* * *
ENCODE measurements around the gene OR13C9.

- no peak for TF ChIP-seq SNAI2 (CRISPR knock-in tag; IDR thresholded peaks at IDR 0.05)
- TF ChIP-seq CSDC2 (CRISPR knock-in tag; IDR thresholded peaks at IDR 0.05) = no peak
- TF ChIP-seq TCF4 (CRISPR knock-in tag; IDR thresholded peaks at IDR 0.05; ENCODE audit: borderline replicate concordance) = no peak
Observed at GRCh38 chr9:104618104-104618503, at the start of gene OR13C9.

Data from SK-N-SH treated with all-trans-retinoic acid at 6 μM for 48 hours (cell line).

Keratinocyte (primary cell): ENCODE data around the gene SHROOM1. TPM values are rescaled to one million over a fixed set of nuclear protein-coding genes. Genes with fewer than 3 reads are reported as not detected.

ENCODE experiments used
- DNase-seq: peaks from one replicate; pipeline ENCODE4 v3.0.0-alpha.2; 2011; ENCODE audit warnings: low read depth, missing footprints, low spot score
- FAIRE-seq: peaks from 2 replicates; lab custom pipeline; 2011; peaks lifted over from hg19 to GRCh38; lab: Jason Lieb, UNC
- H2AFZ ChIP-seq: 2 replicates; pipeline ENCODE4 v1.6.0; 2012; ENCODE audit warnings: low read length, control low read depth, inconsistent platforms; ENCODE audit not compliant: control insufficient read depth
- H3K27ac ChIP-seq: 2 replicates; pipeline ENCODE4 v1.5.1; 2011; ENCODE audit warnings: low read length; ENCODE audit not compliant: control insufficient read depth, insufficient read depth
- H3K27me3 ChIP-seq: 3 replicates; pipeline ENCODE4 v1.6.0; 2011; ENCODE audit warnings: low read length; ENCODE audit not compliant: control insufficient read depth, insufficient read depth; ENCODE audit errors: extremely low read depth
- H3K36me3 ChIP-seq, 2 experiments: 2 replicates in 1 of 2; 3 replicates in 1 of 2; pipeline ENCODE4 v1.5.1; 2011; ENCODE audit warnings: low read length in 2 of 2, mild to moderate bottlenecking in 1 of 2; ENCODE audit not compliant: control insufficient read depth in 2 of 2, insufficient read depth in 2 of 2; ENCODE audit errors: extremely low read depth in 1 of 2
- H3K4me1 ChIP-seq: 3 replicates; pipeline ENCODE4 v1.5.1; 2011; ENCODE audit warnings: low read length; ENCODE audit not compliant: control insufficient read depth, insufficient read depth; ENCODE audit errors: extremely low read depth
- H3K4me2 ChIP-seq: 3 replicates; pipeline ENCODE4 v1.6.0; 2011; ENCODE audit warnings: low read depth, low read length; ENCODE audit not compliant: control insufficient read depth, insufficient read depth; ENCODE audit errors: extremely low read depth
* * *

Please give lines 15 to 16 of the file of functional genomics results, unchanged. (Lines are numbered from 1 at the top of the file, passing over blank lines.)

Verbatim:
- H3K4me1 ChIP-seq: 3 replicates; pipeline ENCODE4 v1.5.1; 2011; ENCODE audit warnings: low read length; ENCODE audit not compliant: control insufficient read depth, insufficient read depth; ENCODE audit errors: extremely low read depth
- H3K4me2 ChIP-seq: 3 replicates; pipeline ENCODE4 v1.6.0; 2011; ENCODE audit warnings: low read depth, low read length; ENCODE audit not compliant: control insufficient read depth, insufficient read depth; ENCODE audit errors: extremely low read depth